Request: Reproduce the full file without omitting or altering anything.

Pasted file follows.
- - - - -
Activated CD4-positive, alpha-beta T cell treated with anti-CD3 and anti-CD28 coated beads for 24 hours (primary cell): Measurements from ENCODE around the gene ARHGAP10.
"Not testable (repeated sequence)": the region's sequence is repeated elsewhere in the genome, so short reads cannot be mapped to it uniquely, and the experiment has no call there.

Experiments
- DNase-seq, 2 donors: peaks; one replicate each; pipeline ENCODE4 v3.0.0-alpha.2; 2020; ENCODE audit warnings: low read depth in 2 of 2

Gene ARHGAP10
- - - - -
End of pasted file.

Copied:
Activated CD4-positive, alpha-beta T cell treated with anti-CD3 and anti-CD28 coated beads for 24 hours (primary cell): Measurements from ENCODE around the gene ARHGAP10.
"Not testable (repeated sequence)": the region's sequence is repeated elsewhere in the genome, so short reads cannot be mapped to it uniquely, and the experiment has no call there.

Experiments
- DNase-seq, 2 donors: peaks; one replicate each; pipeline ENCODE4 v3.0.0-alpha.2; 2020; ENCODE audit warnings: low read depth in 2 of 2

Gene ARHGAP10